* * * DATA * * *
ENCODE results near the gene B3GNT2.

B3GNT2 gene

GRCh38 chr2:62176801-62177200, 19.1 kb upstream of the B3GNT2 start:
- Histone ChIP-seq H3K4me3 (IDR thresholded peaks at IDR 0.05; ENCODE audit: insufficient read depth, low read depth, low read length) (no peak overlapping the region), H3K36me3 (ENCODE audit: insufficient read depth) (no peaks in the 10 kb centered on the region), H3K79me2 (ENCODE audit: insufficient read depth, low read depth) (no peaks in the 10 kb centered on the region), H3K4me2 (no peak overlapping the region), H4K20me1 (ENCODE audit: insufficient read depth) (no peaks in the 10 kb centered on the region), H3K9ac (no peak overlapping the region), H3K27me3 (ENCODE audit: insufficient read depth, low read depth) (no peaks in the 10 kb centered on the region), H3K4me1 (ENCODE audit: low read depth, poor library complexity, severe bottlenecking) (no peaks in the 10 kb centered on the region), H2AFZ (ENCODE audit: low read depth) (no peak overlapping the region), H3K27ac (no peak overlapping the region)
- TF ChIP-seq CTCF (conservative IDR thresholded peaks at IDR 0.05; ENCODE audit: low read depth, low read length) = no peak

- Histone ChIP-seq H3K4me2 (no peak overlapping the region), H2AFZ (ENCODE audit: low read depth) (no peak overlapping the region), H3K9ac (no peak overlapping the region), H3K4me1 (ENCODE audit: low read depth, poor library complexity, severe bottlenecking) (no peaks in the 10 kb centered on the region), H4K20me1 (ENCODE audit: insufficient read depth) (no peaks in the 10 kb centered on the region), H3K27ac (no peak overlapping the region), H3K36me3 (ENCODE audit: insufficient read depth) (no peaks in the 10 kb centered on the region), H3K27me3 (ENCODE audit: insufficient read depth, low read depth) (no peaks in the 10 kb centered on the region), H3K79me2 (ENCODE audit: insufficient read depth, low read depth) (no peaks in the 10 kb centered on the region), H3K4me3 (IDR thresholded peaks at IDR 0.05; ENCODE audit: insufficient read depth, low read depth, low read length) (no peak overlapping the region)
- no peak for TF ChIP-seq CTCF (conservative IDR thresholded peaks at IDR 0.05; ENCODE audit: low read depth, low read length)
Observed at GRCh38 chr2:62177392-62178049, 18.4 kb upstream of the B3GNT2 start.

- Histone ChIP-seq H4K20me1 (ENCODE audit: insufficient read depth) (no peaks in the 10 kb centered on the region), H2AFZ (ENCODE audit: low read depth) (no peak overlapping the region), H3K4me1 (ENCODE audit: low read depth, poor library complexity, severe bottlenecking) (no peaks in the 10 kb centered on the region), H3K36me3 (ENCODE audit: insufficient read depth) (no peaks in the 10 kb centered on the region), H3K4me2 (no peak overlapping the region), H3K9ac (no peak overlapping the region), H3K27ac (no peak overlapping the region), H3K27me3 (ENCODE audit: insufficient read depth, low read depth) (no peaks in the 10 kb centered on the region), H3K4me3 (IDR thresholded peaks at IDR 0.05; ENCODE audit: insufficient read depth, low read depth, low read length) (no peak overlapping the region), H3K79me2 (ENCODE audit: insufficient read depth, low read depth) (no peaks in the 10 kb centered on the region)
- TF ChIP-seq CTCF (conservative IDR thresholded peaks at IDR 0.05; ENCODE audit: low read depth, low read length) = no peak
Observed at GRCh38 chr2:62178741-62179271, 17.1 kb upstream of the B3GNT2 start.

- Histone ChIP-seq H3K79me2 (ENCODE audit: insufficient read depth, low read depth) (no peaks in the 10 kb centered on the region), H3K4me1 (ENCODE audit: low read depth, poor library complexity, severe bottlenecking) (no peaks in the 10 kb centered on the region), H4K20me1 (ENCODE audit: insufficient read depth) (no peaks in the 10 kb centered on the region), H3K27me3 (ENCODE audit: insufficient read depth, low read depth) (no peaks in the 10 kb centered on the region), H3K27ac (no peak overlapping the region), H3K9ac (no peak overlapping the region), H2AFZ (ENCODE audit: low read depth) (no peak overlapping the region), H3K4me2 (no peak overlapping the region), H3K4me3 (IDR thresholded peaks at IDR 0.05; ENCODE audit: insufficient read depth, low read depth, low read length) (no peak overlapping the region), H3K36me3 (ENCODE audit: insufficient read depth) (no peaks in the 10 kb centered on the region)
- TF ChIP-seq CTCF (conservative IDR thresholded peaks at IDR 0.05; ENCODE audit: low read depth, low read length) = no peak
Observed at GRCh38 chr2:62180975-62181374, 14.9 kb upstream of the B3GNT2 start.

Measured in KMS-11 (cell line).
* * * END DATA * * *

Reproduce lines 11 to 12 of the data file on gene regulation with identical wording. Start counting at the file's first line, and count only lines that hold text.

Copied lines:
Observed at GRCh38 chr2:62178741-62179271, 17.1 kb upstream of the B3GNT2 start.

- Histone ChIP-seq H3K79me2 (ENCODE audit: insufficient read depth, low read depth) (no peaks in the 10 kb centered on the region), H3K4me1 (ENCODE audit: low read depth, poor library complexity, severe bottlenecking) (no peaks in the 10 kb centered on the region), H4K20me1 (ENCODE audit: insufficient read depth) (no peaks in the 10 kb centered on the region), H3K27me3 (ENCODE audit: insufficient read depth, low read depth) (no peaks in the 10 kb centered on the region), H3K27ac (no peak overlapping the region), H3K9ac (no peak overlapping the region), H2AFZ (ENCODE audit: low read depth) (no peak overlapping the region), H3K4me2 (no peak overlapping the region), H3K4me3 (IDR thresholded peaks at IDR 0.05; ENCODE audit: insufficient read depth, low read depth, low read length) (no peak overlapping the region), H3K36me3 (ENCODE audit: insufficient read depth) (no peaks in the 10 kb centered on the region)